# Determining Reverse Mass Flow Rate Formula for Multiple Diameter Tubes

RealityMechanics
Homework Statement:
How would the mass flow rate equation in this scenario change if the flow is reversed?
Relevant Equations:
See the image. A variation of Bernoulli's Equation.
Alright, this is more of a conceptual question than a HW question that will nonetheless help me design something. In the attached image, air is flowing through a large area tube and then a small area tube from right to left. A collaborator previously figured out the equation for measuring the flow rate in this way, which I placed beneath this diagram I made. I know this equation is correct because I tested out the measurements experimentally. In this image, the cylinders just represent the location of pressure sensors constantly logging the pressure at that location.

I would like to write another equation, however that represents the flow rate if instead, the air was sucked out from the right side. So essentially the air travels in reverse all the way from the open hole on the left to the right side of the tube. I attached an image I made representing this.

Here are a couple things I would like to point out that has been confusing me in figuring this out.
1. Pdiff is always going to be P1-P2 at any given instant. We do not know what P1 and P2 individually is. That's just the way the pressure sensor works.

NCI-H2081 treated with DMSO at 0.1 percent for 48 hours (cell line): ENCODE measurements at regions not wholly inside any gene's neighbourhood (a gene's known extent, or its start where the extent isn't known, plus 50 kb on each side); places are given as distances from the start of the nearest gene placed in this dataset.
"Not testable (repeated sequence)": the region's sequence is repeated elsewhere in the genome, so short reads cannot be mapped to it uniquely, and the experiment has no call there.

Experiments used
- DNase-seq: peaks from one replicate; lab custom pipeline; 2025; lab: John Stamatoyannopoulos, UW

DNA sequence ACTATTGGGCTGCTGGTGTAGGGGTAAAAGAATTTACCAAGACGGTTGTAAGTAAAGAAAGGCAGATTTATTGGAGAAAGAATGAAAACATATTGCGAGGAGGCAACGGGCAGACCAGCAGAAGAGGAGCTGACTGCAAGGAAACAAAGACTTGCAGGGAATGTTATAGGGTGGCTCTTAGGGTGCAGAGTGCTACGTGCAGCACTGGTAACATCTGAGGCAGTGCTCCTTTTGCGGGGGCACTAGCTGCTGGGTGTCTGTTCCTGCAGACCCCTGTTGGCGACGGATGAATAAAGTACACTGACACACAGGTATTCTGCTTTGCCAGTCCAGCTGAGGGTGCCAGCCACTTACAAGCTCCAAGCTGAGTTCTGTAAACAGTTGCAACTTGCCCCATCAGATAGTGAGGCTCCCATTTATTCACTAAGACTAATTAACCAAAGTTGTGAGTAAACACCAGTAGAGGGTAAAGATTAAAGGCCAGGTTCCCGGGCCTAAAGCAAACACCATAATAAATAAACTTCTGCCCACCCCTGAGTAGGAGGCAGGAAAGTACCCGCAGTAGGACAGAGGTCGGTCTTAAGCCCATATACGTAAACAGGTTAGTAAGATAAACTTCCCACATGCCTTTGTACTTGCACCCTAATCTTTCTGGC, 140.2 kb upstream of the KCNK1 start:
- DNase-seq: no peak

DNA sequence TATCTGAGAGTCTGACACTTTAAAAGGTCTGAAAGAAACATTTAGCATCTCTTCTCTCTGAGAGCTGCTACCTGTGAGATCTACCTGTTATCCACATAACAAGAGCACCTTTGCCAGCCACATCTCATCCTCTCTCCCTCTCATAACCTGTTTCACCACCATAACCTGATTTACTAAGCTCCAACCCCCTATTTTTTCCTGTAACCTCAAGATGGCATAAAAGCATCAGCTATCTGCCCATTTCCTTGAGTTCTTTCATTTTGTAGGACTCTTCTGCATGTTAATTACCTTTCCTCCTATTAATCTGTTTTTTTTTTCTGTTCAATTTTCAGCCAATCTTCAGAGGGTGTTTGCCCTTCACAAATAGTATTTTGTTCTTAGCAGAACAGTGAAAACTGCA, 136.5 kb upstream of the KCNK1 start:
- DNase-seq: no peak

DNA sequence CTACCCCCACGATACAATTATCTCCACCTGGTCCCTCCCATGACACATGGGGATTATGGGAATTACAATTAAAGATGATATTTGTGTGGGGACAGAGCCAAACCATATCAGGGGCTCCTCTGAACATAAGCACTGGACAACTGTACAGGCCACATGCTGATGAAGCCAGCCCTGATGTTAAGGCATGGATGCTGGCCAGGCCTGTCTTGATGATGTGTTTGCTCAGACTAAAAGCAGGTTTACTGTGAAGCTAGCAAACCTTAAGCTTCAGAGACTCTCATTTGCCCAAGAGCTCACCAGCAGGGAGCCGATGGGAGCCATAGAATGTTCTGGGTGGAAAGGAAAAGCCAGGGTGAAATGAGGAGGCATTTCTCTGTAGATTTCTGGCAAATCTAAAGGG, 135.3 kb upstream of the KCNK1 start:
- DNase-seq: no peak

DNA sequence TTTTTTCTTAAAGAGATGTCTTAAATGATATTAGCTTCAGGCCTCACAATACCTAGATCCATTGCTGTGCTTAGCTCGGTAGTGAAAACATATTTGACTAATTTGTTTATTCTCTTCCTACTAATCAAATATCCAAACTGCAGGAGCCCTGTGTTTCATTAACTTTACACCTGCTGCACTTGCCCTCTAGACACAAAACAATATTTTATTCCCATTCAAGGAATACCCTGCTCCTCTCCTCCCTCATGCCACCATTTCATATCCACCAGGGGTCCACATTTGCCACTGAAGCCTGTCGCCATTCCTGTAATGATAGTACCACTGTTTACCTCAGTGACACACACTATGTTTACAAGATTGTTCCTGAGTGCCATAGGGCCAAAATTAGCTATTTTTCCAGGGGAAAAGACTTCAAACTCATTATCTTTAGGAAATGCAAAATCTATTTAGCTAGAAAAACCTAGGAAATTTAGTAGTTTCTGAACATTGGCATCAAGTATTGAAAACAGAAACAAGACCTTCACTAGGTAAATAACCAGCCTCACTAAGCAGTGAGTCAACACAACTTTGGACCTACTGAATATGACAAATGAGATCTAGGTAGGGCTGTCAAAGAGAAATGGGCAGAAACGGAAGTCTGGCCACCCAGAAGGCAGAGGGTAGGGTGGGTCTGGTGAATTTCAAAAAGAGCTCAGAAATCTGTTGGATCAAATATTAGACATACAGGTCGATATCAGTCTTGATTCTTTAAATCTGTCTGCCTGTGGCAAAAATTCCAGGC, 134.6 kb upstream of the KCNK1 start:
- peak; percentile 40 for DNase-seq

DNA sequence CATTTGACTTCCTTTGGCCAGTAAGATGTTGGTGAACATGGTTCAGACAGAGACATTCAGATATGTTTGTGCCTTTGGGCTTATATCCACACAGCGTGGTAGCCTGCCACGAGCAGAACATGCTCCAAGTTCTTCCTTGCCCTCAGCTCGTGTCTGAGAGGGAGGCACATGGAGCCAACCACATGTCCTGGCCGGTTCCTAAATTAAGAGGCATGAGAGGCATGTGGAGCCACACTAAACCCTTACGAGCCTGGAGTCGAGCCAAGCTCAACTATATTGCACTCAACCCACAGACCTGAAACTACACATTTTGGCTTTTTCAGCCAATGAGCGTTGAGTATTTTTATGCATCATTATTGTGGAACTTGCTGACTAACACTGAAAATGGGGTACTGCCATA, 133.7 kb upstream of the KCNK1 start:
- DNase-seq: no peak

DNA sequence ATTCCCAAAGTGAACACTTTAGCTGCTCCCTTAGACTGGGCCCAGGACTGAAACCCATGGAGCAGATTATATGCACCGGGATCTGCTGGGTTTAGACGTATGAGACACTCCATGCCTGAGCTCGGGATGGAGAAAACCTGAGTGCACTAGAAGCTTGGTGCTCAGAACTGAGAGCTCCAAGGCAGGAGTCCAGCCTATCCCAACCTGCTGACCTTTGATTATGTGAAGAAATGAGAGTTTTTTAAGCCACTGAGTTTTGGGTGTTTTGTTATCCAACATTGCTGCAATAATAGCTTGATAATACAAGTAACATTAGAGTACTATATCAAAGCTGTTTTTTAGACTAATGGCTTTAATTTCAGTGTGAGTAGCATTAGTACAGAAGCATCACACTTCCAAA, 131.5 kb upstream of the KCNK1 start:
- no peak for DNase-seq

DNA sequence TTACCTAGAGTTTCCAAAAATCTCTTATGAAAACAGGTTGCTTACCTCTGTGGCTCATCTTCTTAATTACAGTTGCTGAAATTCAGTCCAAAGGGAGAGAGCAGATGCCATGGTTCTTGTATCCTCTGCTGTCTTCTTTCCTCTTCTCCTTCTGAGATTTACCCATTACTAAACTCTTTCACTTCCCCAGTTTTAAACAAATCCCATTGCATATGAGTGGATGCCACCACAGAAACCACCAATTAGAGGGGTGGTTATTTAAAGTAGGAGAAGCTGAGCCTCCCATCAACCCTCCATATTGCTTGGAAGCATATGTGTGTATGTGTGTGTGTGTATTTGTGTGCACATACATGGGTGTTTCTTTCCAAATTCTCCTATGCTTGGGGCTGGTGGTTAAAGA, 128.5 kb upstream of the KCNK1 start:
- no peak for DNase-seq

2. The first equation was created from the perspective of the right hand side blowing air into the tube. I want this equation to still be from the same right side perspective, or something sucking the air out of the tube.
3. In the original scenario, Pdiff is always positive since P1 > P2. However, in this scenario I am trying to figure out, Pdiff is always going to be negative since P2 > P1. You cannot square root a negative. Perhaps, an absolute value is needed for Pdiff? Can we get these flow rates to be negative since the perspective is the same (right side) but now the air is being sucked out instead of blown in?

By the way, all horizontal measurements are symmetrical, if that matters. The length of both area tubes are the same, and the pressure sensors are equidistant from the ends of both area tubes and the center.

Any help will be much appreciated.

Homework Helper
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Hi @RealityMechanics. Welcome to PF. Since no one has yet replied, here are some comments...

I guess that you are treating air as incompressible and the flow as smooth (non-turbulent) - and that this is acceptable in the context you are working.

Your equation$$r = \sqrt {\frac {\frac {P_{diff}}{2 \rho_{air}}}{\frac 1{A_2^2} - \frac 1{A_1^2}}}$$is wrong. Check it dimensionally.

Once you understand the derivation of the correct equation, you should be able to work out what (if any) affect the direction of flow has on the parameters in the equation. You might like to remember that when ##r^2 = \text {some expression}##, then there are two possible values for ##r##.

Also, I’m not sure this should really be classified as “Advanced Physics Homework”. Maybe one of the Mentors will want to reclassify it.